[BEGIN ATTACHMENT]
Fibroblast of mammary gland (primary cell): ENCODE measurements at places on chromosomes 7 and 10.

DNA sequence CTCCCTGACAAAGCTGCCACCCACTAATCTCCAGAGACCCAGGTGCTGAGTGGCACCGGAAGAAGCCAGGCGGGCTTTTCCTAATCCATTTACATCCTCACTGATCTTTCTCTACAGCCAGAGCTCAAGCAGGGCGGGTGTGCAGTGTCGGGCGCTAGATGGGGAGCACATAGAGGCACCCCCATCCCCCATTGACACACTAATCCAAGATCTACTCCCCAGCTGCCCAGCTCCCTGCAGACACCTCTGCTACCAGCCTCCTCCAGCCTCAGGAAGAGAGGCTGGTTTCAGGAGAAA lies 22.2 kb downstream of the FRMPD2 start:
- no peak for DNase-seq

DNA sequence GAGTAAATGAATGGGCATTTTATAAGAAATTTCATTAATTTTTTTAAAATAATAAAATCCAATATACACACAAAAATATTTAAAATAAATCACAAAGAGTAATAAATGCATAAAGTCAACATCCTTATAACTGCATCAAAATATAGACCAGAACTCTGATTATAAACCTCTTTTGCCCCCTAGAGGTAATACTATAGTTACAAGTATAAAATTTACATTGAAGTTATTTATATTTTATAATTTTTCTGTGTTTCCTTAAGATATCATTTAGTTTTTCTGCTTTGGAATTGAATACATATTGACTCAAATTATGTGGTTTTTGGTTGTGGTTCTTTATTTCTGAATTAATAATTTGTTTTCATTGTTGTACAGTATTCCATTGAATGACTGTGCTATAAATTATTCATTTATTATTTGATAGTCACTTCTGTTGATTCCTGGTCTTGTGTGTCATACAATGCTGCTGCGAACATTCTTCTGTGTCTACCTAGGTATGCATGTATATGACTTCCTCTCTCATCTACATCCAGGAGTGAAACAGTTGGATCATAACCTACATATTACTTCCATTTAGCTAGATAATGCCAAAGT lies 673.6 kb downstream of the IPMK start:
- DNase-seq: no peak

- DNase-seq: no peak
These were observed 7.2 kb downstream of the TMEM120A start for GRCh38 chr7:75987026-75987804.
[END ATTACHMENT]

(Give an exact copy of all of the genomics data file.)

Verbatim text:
Fibroblast of mammary gland (primary cell): ENCODE measurements at places on chromosomes 7 and 10.

DNA sequence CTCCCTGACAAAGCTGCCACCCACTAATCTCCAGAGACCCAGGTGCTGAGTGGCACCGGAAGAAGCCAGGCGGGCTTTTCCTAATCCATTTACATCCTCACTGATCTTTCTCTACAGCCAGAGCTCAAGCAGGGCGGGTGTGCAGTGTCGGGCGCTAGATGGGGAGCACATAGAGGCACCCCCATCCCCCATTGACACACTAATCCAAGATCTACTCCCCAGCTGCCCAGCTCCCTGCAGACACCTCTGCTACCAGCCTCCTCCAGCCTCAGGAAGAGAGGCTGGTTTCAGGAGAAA lies 22.2 kb downstream of the FRMPD2 start:
- no peak for DNase-seq

DNA sequence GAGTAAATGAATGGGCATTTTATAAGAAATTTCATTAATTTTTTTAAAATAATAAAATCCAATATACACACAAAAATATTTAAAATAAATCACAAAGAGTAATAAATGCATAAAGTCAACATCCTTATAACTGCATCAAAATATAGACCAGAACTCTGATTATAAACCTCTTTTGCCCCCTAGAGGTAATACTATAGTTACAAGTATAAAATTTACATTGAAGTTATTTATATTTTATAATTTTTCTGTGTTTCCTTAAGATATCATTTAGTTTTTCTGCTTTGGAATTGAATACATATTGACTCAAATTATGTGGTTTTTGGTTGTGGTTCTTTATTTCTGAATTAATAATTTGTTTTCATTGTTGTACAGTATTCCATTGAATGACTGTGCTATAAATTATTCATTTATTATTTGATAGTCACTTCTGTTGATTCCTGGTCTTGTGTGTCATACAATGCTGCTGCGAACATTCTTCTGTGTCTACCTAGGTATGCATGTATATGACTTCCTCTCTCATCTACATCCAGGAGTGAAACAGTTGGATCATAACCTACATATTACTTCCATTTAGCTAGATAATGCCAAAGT lies 673.6 kb downstream of the IPMK start:
- DNase-seq: no peak

- DNase-seq: no peak
These were observed 7.2 kb downstream of the TMEM120A start for GRCh38 chr7:75987026-75987804.